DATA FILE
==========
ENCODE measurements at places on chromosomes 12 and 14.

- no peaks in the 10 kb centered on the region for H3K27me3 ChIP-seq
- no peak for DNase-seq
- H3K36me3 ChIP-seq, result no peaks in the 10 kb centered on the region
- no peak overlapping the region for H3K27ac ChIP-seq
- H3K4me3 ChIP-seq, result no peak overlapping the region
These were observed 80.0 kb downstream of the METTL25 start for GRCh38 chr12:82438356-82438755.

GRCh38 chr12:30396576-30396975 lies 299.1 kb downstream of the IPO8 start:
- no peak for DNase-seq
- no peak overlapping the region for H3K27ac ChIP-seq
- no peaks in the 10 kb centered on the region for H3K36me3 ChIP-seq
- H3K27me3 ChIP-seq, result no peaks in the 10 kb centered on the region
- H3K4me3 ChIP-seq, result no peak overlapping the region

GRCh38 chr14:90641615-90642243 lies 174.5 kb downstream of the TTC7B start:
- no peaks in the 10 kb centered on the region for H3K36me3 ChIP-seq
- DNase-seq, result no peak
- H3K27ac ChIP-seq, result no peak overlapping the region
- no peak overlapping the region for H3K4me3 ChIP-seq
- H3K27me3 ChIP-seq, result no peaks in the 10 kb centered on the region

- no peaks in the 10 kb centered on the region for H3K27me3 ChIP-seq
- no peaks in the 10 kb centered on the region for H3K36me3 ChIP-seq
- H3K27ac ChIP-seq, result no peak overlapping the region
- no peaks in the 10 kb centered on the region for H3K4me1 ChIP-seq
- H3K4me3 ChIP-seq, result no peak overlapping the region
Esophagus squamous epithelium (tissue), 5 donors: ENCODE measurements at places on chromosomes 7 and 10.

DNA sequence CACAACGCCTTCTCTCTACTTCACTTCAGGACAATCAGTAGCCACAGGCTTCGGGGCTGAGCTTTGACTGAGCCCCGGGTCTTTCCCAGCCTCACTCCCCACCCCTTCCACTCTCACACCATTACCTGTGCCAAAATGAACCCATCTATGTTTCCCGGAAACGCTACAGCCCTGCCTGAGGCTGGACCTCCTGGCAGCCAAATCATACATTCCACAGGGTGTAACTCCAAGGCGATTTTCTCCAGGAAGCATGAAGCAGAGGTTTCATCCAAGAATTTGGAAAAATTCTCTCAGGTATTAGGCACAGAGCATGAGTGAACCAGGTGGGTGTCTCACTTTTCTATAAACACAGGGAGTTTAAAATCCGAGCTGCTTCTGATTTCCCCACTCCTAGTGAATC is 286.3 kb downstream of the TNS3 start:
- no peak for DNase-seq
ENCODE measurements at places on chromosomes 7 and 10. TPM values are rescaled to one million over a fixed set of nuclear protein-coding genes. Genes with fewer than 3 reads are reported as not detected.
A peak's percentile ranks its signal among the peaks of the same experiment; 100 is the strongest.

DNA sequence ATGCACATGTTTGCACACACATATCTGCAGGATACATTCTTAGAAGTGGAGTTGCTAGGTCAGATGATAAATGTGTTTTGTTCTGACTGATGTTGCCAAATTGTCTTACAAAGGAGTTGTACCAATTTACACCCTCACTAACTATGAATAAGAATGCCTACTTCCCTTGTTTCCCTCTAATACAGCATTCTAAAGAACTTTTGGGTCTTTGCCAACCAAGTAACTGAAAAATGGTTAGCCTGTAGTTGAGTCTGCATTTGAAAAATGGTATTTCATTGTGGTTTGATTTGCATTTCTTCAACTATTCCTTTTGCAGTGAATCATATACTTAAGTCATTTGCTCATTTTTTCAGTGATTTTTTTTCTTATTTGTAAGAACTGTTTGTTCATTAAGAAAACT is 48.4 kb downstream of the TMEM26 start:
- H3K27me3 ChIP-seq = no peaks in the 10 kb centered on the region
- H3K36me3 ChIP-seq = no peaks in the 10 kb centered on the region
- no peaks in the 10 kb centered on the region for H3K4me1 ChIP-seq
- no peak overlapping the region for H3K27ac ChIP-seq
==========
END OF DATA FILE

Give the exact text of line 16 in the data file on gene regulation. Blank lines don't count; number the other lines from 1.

- DNase-seq, result no peak